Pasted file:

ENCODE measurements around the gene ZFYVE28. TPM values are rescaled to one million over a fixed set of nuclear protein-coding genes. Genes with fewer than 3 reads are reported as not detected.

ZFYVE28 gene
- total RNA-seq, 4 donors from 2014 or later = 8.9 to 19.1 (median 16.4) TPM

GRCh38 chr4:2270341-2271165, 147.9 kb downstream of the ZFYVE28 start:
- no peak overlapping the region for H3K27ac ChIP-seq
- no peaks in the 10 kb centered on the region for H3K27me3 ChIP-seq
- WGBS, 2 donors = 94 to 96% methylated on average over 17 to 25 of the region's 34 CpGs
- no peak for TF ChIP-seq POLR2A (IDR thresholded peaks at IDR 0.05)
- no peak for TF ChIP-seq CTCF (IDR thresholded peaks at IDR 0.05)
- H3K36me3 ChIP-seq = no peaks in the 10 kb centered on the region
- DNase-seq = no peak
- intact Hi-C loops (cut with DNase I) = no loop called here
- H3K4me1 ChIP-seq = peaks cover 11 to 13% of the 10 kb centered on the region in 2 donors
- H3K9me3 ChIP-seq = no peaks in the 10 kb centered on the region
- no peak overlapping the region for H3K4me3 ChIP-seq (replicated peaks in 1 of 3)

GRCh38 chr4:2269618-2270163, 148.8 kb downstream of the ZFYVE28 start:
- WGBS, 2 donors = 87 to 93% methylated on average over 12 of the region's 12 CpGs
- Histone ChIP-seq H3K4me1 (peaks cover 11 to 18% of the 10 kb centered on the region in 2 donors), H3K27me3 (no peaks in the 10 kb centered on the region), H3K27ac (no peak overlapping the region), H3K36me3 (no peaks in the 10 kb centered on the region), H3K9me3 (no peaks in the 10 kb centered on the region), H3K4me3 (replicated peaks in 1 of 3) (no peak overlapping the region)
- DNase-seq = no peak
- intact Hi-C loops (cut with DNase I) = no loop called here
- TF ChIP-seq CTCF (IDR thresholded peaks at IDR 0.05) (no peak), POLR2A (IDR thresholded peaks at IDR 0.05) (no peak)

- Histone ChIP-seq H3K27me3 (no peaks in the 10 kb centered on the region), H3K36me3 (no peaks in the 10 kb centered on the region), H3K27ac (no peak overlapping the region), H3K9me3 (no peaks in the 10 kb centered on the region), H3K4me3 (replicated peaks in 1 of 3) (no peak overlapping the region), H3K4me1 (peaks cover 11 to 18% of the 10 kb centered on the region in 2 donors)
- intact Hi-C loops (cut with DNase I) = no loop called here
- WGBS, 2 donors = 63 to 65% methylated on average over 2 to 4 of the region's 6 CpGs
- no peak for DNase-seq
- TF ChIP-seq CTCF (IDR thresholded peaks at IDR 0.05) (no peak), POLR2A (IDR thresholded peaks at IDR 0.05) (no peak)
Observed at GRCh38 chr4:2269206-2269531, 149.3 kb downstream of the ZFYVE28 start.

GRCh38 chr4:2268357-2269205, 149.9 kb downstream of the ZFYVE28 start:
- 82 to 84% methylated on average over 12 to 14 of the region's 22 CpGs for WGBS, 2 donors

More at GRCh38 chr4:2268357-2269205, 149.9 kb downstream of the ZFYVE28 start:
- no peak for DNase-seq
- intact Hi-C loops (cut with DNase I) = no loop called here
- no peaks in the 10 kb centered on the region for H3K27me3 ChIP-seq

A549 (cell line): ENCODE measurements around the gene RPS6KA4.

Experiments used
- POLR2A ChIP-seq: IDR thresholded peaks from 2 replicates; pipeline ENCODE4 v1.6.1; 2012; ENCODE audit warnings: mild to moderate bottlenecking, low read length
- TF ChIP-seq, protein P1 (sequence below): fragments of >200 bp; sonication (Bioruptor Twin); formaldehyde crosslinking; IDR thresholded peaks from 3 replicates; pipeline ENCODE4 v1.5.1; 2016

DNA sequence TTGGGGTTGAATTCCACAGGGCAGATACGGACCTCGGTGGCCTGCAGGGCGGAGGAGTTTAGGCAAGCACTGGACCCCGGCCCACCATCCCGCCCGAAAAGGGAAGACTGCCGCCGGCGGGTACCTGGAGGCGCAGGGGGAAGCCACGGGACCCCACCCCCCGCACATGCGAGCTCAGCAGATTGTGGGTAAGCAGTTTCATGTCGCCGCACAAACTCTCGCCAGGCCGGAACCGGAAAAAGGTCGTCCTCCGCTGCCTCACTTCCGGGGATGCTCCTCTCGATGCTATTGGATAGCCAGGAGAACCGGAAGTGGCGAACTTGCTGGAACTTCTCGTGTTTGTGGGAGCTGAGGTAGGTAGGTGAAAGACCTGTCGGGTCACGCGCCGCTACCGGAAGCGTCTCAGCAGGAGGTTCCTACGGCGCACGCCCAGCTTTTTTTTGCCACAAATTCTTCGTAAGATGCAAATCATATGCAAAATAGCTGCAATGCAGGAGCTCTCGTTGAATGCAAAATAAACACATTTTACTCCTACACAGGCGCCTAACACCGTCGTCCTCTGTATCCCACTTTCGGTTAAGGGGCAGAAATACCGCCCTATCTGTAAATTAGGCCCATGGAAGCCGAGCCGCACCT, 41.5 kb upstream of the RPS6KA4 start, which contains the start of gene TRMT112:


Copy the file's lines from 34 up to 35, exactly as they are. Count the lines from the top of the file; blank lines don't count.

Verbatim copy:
A549 (cell line): ENCODE measurements around the gene RPS6KA4.

Experiments used